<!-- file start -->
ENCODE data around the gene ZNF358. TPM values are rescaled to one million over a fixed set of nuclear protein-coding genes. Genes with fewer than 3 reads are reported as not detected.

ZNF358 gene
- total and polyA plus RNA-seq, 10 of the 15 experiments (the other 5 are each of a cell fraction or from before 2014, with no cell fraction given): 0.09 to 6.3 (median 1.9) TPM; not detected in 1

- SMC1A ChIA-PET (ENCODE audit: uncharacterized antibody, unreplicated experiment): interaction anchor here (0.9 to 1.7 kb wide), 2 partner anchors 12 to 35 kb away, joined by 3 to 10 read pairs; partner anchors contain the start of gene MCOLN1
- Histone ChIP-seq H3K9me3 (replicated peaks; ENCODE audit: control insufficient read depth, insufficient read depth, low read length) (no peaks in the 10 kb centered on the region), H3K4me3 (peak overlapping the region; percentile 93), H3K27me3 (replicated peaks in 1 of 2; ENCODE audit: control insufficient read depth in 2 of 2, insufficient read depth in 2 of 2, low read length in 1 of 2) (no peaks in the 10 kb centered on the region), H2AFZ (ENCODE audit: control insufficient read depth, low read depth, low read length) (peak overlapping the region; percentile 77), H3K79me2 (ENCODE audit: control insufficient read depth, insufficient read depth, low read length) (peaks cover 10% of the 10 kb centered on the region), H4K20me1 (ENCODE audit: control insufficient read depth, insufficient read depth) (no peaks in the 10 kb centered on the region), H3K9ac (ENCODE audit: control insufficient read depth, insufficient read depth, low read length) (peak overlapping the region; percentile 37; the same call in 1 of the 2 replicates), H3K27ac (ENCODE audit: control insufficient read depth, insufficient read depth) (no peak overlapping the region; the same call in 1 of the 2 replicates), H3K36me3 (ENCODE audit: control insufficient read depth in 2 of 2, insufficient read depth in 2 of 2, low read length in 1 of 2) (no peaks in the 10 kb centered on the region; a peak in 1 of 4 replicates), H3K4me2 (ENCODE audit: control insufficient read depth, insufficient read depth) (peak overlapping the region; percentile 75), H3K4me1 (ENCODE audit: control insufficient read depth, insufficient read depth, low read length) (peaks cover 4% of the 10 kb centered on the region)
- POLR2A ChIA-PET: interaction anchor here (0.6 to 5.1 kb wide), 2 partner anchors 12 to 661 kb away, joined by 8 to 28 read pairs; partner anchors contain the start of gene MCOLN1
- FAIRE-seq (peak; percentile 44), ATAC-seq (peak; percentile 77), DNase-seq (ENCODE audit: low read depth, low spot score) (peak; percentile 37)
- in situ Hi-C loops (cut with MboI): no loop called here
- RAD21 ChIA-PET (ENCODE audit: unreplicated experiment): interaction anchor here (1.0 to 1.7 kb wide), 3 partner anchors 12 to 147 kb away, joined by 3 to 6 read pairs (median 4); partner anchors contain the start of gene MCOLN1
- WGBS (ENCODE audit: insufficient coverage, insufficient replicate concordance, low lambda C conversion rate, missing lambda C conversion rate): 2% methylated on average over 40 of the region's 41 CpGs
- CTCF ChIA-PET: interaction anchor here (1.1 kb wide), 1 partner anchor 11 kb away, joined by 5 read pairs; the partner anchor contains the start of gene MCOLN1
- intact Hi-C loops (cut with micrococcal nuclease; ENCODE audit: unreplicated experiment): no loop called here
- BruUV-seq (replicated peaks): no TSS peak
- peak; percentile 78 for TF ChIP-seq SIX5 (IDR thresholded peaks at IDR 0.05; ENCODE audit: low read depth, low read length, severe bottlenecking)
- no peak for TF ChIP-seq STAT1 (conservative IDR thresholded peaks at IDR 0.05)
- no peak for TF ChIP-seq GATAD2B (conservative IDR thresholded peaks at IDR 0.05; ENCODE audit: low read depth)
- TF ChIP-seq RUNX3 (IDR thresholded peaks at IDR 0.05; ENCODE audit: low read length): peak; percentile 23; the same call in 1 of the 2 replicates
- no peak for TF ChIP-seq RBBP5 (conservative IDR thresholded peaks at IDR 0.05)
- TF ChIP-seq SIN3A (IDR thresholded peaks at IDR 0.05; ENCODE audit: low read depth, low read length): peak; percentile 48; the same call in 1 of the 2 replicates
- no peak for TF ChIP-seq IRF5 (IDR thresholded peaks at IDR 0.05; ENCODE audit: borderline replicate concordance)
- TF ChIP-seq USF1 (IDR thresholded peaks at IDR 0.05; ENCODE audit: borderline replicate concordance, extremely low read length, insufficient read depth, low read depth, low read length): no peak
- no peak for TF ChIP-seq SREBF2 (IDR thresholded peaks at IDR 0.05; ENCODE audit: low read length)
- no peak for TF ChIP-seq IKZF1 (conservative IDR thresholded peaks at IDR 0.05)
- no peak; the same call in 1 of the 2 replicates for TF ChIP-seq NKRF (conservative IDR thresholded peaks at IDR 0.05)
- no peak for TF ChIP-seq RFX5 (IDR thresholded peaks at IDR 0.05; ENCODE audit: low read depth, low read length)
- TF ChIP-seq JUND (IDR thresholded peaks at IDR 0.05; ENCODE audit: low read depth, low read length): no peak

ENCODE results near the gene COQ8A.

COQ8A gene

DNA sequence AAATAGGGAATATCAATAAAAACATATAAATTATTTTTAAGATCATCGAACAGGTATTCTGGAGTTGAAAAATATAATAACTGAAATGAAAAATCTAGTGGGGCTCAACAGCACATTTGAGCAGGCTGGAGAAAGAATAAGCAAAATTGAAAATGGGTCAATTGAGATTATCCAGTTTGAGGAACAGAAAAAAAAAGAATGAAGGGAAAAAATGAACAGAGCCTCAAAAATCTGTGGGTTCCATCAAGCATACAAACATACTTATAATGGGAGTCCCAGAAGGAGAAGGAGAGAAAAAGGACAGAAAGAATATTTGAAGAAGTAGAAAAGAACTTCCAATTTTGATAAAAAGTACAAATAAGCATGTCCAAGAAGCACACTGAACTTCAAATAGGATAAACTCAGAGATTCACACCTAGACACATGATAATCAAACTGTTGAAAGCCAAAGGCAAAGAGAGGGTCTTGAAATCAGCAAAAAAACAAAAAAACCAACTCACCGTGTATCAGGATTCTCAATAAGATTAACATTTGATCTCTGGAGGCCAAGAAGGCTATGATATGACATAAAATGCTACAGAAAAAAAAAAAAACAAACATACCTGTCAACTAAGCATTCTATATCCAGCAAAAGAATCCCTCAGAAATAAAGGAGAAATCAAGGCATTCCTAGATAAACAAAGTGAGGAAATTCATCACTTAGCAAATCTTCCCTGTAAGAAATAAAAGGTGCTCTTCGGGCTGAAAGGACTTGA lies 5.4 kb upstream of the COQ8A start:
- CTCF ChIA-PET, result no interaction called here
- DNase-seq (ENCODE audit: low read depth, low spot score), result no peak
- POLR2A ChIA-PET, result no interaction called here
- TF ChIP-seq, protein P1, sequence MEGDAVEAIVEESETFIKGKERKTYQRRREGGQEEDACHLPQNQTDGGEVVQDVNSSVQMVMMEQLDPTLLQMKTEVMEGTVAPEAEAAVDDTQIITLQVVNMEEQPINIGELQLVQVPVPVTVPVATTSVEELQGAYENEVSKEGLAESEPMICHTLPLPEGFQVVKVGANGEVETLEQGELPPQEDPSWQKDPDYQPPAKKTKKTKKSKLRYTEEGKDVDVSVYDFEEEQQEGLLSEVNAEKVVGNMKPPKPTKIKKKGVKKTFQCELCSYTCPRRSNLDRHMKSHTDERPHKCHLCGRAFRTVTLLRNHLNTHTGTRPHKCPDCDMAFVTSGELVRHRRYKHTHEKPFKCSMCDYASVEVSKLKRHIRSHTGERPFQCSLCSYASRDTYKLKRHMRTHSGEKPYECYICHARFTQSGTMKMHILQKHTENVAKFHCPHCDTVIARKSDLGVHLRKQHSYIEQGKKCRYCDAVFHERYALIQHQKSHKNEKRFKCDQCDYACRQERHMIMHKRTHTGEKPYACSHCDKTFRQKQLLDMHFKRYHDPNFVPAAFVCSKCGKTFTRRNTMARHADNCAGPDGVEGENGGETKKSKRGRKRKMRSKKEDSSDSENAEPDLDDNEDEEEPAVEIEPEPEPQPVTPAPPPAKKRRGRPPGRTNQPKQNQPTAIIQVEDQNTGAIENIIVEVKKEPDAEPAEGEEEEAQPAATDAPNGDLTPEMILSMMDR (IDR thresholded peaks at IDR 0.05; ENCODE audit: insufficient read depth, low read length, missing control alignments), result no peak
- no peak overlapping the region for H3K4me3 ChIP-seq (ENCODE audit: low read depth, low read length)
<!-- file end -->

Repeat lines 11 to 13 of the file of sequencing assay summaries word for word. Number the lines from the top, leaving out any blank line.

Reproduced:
- CTCF ChIA-PET: interaction anchor here (1.1 kb wide), 1 partner anchor 11 kb away, joined by 5 read pairs; the partner anchor contains the start of gene MCOLN1
- intact Hi-C loops (cut with micrococcal nuclease; ENCODE audit: unreplicated experiment): no loop called here
- BruUV-seq (replicated peaks): no TSS peak